93. Sulphuric Acid made on a Large Scale involves the same principles as shown in Experiment 55, excepting that S02 is obtained by burning S or roasting FeS2 (pyrite),

[Fig. 29.]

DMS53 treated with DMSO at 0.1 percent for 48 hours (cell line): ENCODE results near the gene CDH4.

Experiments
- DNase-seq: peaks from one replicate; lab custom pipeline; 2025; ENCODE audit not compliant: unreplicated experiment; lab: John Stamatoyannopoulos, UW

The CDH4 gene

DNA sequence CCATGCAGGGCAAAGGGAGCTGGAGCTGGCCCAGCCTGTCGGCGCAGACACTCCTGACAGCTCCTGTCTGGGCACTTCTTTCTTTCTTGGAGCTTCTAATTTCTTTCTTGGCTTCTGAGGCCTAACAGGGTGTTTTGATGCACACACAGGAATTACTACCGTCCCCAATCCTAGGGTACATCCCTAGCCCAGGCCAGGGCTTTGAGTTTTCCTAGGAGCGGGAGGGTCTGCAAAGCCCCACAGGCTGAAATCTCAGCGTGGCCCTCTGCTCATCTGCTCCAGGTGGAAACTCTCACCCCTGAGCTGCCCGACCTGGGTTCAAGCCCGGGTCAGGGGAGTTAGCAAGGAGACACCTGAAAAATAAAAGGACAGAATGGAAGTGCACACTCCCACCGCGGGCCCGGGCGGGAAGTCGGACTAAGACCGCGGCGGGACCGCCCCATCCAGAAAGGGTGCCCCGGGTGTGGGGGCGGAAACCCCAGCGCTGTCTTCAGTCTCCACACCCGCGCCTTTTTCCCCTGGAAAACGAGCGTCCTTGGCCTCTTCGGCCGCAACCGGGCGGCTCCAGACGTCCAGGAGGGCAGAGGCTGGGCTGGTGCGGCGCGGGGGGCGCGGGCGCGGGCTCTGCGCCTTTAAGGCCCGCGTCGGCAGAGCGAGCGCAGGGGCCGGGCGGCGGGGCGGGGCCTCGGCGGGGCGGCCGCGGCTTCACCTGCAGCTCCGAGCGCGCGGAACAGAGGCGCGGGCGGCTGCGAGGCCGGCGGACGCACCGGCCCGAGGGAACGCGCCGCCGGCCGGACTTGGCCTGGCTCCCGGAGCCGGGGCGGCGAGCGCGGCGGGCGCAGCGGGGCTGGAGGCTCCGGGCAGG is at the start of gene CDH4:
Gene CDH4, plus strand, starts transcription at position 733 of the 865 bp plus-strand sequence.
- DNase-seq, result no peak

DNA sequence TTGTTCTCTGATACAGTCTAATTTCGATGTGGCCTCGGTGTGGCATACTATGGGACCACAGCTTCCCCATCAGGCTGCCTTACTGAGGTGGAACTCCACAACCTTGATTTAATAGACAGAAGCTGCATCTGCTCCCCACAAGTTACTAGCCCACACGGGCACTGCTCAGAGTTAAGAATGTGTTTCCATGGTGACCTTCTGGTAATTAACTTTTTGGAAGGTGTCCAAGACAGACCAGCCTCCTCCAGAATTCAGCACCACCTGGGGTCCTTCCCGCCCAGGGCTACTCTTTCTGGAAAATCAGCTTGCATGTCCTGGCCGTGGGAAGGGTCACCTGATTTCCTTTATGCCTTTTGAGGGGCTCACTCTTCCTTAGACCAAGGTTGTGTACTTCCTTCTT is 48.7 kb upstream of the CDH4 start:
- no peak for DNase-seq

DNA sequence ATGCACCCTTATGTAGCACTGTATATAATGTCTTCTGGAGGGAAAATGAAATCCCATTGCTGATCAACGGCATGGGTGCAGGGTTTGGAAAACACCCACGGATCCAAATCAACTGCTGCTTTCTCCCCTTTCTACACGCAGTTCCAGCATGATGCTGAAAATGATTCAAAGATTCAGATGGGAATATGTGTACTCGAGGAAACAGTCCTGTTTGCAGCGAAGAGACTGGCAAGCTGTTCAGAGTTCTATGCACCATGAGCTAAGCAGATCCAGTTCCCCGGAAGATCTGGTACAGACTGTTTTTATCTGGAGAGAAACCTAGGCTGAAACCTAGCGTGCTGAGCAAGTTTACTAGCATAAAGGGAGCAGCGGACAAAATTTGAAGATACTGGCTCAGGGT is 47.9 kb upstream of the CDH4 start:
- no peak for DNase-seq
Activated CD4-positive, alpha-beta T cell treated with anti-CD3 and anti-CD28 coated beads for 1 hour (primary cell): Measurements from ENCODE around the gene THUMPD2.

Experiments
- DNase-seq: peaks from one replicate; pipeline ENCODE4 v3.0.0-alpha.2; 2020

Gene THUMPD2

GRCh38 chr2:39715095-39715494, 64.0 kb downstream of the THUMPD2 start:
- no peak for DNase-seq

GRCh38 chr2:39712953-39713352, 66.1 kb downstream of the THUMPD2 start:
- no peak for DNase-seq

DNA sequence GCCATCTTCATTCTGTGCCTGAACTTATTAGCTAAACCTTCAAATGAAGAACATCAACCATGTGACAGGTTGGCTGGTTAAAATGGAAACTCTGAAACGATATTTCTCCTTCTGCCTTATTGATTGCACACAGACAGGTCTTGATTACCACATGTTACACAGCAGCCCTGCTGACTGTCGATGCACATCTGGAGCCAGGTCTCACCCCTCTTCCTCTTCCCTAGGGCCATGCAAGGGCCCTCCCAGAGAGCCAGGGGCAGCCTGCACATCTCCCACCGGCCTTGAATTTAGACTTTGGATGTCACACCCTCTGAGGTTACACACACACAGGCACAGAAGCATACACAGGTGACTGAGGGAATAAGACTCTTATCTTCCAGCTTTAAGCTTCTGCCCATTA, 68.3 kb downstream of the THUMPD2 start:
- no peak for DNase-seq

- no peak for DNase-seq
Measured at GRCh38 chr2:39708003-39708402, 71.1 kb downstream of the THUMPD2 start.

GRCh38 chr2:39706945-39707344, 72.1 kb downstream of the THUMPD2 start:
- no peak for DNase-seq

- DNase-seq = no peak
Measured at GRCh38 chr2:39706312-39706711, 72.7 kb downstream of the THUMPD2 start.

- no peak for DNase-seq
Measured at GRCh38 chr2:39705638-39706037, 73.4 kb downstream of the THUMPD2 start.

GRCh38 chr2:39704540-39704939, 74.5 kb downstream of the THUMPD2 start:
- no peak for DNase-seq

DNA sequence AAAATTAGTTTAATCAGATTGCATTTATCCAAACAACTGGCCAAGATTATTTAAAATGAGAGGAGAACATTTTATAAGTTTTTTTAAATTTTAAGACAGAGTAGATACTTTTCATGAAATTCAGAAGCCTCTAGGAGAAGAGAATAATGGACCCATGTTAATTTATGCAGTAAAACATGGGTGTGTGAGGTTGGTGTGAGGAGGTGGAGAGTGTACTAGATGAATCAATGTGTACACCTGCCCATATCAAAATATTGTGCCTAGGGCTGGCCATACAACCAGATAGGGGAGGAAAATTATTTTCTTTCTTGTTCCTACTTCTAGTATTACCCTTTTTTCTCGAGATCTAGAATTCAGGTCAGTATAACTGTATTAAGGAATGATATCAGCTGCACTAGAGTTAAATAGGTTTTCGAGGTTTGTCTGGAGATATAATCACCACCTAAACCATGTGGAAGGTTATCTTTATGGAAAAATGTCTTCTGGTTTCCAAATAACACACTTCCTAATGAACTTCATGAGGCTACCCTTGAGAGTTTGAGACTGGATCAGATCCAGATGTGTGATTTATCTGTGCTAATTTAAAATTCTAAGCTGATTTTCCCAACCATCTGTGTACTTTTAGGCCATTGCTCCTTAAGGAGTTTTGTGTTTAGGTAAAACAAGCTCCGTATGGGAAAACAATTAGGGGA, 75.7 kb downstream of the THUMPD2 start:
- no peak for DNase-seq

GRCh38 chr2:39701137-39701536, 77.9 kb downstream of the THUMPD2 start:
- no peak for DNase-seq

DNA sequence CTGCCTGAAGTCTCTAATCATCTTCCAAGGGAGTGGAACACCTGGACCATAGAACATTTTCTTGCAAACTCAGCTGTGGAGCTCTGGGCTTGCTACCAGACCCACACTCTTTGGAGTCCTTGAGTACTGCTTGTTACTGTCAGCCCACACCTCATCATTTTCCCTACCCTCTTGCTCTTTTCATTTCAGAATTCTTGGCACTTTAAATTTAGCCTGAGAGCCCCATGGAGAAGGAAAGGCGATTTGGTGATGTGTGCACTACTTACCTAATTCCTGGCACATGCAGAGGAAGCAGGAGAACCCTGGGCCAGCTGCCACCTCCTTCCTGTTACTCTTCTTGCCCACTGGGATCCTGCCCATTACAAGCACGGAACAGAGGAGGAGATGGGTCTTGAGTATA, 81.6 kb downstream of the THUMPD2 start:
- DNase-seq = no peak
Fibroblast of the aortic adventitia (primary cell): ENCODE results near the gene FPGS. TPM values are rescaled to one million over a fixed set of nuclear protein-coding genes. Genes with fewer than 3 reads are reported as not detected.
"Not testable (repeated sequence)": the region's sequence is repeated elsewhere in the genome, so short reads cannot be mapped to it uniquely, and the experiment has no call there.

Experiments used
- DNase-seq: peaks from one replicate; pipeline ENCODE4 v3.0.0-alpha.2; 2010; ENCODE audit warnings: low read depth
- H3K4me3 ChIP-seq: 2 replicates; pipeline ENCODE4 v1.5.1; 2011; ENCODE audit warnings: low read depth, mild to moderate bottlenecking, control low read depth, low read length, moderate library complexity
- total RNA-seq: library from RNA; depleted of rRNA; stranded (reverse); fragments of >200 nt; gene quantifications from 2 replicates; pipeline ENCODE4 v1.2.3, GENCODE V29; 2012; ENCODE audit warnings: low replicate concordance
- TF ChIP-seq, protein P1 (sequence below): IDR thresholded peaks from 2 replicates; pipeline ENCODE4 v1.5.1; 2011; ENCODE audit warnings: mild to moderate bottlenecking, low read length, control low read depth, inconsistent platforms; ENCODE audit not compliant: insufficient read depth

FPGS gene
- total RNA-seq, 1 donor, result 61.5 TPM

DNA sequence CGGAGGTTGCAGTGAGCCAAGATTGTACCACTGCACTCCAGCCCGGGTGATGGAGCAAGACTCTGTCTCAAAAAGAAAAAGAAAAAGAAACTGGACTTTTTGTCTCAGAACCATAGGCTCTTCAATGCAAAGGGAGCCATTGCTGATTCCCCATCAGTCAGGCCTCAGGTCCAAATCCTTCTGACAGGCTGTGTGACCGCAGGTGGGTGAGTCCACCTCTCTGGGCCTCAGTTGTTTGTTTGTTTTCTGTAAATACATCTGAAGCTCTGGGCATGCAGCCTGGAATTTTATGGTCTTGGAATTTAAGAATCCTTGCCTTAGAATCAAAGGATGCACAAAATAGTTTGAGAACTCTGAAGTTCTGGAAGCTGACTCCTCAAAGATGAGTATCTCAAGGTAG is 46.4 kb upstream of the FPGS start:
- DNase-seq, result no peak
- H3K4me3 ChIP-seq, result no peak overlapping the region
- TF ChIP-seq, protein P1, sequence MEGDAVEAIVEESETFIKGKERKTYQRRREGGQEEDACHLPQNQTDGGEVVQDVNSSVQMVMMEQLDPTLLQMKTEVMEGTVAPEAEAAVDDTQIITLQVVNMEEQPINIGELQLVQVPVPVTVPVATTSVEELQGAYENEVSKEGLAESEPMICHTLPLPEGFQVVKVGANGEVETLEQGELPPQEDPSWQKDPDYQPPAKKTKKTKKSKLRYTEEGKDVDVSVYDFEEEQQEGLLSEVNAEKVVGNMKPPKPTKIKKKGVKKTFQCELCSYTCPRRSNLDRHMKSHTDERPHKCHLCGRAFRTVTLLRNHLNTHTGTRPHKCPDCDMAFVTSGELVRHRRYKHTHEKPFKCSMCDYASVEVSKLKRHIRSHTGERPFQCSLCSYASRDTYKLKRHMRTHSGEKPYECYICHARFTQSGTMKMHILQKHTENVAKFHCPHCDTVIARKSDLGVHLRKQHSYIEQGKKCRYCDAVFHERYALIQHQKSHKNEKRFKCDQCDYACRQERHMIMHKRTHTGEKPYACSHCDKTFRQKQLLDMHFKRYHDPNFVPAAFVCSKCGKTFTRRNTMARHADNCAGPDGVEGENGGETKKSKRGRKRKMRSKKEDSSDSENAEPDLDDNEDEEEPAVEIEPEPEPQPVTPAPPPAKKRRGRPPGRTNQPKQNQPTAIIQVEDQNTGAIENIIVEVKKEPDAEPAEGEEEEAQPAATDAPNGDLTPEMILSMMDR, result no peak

and HNO3 is made on the spot from NaNO3 and H2SO4. SO2 enters a large leaden chamber, often 100 to 300 feet long, and jets of steam and small portions of HNO3 are also forced in. The "chamber acid" thus formed is very dilute, and must be evaporated first in leaden pans, and finally in glass or platinum retorts, since strong H2SO4, especially if hot, dissolves lead. See Experiment 124. Study Figure 29, and write the reactions. 2 HNO3 breaks up into 2 NO2, H2O, and O. 94. Importance.—Sulphuric acid has been called, next to human food, the most indispensable article known. There is hardly a product of modern civilization in the manufacture of which it is not directly or indirectly used. Nearly a million tons are made yearly in Great Britain alone. It is the basis of all acids, as Na2CO3 is of alkalies. It is the life of chemical industry, and the quantity of it consumed is an index of a people’s civilization. Only a few of its uses can be stated here. The two leading ones are the reduction of Ca3(PO4)2 for artificial manures and the sodium carbonate manufacture. Foods depend on the productiveness of soils and on fertilizers, and thus indirectly our daily bread is supplied by means of this acid; and from sodium carbonate glass, soap, saleratus, bakingpowders, and most alkalies are made directly or indirectly. H2SO4 is employed in bleaching, dyeing, printing, telegraphy, electroplating, galvanizing iron and wire, cleaning metals, refining Au and Ag, making alum, blacking, vitriols, glucose, mineral waters, ether, indigo, madder, nitroglycerine, guncotton, parchment, celluloid, etc., etc.